Dr. Scott is a professor and Distinguished University Scholar at the University of Louisville. He received his PhD in special education (with an emphasis on emotion and behavior) from the University of Oregon in 1994. With an undergraduate degree in psychology he began his career as a counselor in a residential treatment center for adjudicated adolescent boys. After receiving his master’s degree and teaching certificate in special education from Portland State University he taught in self-contained classrooms and directed public school programs for students with emotional and behavioral disorders in the state of Oregon.
He has been on faculty at the Universities of Kentucky, Florida, and Oregon before moving to Louisville in 2007 where he is chair of the department of special education. He has over 75 published books, articles, chapters, monographs, and training media on a variety of issues in the areas of behavioral disorders and behavioral support systems and has conducted over 600 presentations and training activities throughout the U.S., Canada, Ireland, and Australia. Dr. Scott has successfully competed for more than $5.25 million in research grant funding and, in 2004, received the Distinguished Early Career Award from the Research Division of the International Council for Exceptional Children.
His main research interests are related to students with challenging behavior, with a special focus on school-wide prevention, effective instruction, functional behavior assessment, and effective classroom and behavior management.
What prompted your decision to pursue a graduate degree?
I had been working with adjudicated youth in a residential facility when I decided that I wanted to be more involved in the educational aspects of these students’ lives. At that time PSU had received a grant to support training of people to become special education teachers – with an emphasis in behavioral disorders. I quit my job to enroll full time in this program and the opportunities afforded me there allowed me to receive my teaching certificate and begin working as a teacher. Exposure to the graduate program at PSU piqued my interests in research and I knew as I finished that I would eventually continue on to a doctoral degree.
What has proven to be the most useful thing you learned while at the GSE?
I did not enter the masters program in special education with any background in education. Faculty in the GSE were very helpful in providing me with not just the strategies and techniques necessary to be an effective teacher but also the insights and practicum experiences that helped me to successfully navigate my first teaching jobs.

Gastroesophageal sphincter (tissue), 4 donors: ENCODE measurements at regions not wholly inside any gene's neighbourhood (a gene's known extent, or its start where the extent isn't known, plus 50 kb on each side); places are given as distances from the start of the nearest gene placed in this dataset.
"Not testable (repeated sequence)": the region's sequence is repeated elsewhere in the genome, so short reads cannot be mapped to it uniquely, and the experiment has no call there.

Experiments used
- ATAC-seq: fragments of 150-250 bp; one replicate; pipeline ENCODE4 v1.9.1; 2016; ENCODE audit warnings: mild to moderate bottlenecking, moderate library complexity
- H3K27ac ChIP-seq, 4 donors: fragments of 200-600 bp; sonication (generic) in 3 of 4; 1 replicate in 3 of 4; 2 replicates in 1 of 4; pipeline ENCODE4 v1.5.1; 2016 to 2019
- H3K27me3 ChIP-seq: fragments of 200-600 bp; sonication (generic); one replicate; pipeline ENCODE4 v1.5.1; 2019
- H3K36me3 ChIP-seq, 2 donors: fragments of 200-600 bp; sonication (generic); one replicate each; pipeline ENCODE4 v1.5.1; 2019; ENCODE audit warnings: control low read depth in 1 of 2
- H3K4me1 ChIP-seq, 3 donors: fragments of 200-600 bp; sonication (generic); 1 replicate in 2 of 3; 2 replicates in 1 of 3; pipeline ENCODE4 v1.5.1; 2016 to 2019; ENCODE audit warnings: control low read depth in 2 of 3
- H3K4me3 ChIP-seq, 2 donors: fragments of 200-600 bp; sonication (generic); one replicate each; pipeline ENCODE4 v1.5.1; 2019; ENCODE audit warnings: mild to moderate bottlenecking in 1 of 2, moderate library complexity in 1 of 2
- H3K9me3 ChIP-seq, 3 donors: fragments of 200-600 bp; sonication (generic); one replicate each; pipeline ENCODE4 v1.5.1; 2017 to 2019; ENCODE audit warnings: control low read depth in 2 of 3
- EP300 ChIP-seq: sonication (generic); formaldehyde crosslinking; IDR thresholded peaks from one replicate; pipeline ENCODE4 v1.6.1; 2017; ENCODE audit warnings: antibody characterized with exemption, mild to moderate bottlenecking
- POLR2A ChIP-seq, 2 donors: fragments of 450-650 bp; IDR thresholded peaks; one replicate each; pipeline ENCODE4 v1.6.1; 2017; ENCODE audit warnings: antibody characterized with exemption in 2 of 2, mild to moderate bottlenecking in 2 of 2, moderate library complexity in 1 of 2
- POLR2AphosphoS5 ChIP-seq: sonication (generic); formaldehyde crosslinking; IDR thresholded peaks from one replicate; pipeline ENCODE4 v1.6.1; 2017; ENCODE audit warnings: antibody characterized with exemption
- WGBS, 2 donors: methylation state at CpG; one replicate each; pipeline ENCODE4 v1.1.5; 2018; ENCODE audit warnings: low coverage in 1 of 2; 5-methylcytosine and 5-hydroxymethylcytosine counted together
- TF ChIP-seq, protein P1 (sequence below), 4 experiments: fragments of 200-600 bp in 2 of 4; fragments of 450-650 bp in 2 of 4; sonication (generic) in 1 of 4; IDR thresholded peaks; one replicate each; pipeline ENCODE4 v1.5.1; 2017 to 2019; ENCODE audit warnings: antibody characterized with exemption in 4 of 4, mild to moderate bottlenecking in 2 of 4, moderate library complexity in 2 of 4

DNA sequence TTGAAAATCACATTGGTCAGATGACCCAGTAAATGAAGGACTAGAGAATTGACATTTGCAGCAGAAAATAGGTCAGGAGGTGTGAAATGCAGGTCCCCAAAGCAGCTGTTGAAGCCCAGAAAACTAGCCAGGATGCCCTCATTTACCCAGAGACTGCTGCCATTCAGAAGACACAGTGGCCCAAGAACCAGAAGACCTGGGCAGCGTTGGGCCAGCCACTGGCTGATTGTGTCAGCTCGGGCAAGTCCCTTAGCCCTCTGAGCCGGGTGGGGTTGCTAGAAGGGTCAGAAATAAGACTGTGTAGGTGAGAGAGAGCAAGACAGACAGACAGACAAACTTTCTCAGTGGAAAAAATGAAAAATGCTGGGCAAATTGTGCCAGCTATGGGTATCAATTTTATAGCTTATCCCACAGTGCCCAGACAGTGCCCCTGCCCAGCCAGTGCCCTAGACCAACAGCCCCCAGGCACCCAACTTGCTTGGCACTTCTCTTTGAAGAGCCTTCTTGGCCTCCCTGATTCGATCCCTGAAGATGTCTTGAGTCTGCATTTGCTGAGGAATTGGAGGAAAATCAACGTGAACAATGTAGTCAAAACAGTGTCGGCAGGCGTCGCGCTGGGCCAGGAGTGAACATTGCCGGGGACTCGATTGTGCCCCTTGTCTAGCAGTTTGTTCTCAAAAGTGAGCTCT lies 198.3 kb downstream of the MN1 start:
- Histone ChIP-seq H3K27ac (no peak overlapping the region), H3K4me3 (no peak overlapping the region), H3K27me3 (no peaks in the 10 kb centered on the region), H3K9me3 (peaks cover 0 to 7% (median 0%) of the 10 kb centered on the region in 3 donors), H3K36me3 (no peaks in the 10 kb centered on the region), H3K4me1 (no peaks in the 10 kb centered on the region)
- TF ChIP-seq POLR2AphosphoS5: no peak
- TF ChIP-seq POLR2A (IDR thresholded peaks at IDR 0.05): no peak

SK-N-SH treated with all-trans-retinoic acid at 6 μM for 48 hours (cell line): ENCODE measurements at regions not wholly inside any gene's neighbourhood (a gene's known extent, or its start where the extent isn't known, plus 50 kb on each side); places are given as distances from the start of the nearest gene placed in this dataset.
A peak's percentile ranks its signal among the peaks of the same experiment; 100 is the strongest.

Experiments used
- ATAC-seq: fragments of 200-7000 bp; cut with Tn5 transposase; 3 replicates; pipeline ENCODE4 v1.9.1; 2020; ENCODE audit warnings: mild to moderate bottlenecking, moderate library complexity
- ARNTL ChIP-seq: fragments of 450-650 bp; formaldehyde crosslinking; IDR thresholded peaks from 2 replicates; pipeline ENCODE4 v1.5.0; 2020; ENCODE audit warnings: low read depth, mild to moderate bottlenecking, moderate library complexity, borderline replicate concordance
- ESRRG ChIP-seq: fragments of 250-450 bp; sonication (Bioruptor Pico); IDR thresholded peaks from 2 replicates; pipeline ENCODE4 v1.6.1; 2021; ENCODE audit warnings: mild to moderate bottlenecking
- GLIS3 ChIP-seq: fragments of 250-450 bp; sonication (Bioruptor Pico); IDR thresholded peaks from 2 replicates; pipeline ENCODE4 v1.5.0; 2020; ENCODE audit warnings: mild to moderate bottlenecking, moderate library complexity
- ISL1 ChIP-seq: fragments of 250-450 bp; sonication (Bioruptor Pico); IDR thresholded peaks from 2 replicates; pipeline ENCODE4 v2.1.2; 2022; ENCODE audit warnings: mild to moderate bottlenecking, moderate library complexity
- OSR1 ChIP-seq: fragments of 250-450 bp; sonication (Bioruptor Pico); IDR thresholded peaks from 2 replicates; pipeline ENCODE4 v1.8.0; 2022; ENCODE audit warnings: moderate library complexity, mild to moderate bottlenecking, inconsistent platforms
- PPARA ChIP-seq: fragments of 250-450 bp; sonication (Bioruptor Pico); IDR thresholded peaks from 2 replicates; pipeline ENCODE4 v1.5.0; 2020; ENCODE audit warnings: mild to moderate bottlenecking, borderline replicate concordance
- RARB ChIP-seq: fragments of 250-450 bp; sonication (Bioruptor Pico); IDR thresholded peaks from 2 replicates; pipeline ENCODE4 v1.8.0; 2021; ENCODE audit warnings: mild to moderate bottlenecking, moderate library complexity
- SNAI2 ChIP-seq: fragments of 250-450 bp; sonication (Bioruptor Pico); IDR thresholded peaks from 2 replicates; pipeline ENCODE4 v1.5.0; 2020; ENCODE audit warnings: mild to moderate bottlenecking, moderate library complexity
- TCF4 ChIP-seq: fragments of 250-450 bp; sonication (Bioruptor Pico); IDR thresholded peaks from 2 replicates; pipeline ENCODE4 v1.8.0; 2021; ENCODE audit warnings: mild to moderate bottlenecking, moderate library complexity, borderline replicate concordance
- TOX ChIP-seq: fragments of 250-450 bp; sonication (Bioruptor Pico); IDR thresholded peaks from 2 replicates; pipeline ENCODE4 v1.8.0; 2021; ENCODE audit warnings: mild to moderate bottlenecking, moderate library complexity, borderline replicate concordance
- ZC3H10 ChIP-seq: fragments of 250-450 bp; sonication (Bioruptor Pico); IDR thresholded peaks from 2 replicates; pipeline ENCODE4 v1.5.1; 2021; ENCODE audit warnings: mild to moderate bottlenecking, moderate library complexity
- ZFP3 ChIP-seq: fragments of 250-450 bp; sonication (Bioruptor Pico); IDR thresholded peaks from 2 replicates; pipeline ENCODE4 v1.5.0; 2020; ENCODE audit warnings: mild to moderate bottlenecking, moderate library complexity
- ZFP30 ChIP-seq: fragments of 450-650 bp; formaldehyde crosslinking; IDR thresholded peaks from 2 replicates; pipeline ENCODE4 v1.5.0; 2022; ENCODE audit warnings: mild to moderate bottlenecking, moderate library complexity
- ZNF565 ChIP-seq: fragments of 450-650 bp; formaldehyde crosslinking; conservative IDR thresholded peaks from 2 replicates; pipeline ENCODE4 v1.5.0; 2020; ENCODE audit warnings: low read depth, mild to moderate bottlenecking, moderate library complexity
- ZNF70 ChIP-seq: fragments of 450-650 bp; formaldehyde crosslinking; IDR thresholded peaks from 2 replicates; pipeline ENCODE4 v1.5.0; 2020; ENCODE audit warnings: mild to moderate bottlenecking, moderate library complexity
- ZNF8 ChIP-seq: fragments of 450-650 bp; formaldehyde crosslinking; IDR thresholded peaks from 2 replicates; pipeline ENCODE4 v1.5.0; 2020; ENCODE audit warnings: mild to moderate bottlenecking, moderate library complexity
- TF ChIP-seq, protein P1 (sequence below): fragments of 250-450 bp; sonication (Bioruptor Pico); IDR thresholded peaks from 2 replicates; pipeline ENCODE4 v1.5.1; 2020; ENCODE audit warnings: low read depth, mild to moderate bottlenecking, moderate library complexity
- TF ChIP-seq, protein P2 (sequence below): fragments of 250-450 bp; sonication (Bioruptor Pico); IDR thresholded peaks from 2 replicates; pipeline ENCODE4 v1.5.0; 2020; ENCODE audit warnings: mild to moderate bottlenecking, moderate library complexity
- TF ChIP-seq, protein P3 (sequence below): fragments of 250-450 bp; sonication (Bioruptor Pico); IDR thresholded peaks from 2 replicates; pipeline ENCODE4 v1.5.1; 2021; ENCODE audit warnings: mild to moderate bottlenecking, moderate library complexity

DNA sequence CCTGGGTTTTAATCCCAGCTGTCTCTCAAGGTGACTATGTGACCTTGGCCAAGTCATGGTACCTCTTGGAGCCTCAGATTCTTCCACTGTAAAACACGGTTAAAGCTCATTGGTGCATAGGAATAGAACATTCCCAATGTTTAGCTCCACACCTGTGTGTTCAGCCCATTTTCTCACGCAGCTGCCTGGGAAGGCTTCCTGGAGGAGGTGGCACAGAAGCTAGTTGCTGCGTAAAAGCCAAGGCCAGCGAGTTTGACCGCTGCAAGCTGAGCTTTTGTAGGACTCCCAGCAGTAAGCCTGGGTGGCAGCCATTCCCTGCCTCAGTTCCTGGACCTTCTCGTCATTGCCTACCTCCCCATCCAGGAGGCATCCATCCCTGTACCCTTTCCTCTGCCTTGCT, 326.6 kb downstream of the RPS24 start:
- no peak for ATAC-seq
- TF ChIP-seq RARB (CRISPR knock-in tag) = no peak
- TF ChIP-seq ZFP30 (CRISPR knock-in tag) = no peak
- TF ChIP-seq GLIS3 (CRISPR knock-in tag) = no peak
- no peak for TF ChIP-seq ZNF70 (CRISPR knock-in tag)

What accomplishment in your career are you most proud of?
I have been in higher education for just 14 years. As I look back on my career I am very proud of the research and training relationships that I have had with schools across the U.S. and Canada. In my view, the work of which I am most proud is the work that led directly to positive changes in schools. While I would like to think that my work has had a more generalized impact on practice related to students with emotional and behavioral disorders, I am most reinforced by the changes that I have seen first hand as part of a collaborative effort with teachers, administrators, and students.
The GSE strives to make an impact on our community through the work of our students, faculty, and alumni. What does the term “impact on the community” mean to you?
I see community, in the largest sense, as including all those who interact or share a common investment in some set of potential outcomes. From an educator’s perspective, we impact the community when we teach, train, advocate, or otherwise influence policy or practice in a way that changes the probability of success with those outcomes. When the things that we as educators do change the way that schools do business, teachers teach, or students engage, we have an enormous impact on the community. The school climate affects teachers who in turn affect students who in turn spread that success into the larger community – perpetuating a circle of success.
How do you try to incorporate this concept into your daily work?
While products such as publications, grants, and invited presentations are the hallmark of success in higher education, I am not persuaded that these activities have direct effect on the community. Rather, I see these activities as by-products of successful interaction with the community. All of my research is done in schools, within the context of typical classroom and instructional settings. I very much believe that meaningful change happens at the smaller community level and trickles up toward policy. Therefore, I like to think of my work as part of collaborative mission to demonstrate and build upon success.
What advice would you give currently enrolled or recently graduated students?
With every visit to a school I try to remind myself that I have a responsibility to make a positive difference. It will not always be easy and when the people you are working with seem not to care there is a huge incentive to give up. I constantly ask myself, “if I were told I could have a million dollars if this were more successful tomorrow what else would I do?” Those who impact the community for the positive are those who believe that they are always capable of making a difference. I believe this holds true for the challenges faced by all who work in or with schools.